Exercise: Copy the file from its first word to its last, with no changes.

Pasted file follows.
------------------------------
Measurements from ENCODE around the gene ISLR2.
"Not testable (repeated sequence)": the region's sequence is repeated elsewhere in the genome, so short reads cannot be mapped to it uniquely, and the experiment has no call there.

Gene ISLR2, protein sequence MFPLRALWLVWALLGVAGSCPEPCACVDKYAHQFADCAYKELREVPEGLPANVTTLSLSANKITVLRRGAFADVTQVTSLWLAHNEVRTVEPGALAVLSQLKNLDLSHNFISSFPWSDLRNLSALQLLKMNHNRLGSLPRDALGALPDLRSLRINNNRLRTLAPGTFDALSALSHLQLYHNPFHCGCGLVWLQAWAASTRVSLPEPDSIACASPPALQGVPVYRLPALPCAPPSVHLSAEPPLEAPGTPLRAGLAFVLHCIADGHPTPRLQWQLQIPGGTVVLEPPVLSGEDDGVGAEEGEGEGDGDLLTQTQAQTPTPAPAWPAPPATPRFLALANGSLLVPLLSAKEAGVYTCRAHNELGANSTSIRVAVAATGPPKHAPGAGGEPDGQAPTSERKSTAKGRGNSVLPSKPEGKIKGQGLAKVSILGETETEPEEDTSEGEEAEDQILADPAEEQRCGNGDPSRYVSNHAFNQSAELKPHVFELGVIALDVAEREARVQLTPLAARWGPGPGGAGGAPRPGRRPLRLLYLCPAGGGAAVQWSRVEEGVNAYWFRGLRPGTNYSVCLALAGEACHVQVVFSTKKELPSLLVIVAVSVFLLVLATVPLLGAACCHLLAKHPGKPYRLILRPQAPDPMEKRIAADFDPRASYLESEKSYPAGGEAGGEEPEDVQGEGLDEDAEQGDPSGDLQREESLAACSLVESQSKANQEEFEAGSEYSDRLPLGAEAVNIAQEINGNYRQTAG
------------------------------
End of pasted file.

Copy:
Measurements from ENCODE around the gene ISLR2.
"Not testable (repeated sequence)": the region's sequence is repeated elsewhere in the genome, so short reads cannot be mapped to it uniquely, and the experiment has no call there.

Gene ISLR2, protein sequence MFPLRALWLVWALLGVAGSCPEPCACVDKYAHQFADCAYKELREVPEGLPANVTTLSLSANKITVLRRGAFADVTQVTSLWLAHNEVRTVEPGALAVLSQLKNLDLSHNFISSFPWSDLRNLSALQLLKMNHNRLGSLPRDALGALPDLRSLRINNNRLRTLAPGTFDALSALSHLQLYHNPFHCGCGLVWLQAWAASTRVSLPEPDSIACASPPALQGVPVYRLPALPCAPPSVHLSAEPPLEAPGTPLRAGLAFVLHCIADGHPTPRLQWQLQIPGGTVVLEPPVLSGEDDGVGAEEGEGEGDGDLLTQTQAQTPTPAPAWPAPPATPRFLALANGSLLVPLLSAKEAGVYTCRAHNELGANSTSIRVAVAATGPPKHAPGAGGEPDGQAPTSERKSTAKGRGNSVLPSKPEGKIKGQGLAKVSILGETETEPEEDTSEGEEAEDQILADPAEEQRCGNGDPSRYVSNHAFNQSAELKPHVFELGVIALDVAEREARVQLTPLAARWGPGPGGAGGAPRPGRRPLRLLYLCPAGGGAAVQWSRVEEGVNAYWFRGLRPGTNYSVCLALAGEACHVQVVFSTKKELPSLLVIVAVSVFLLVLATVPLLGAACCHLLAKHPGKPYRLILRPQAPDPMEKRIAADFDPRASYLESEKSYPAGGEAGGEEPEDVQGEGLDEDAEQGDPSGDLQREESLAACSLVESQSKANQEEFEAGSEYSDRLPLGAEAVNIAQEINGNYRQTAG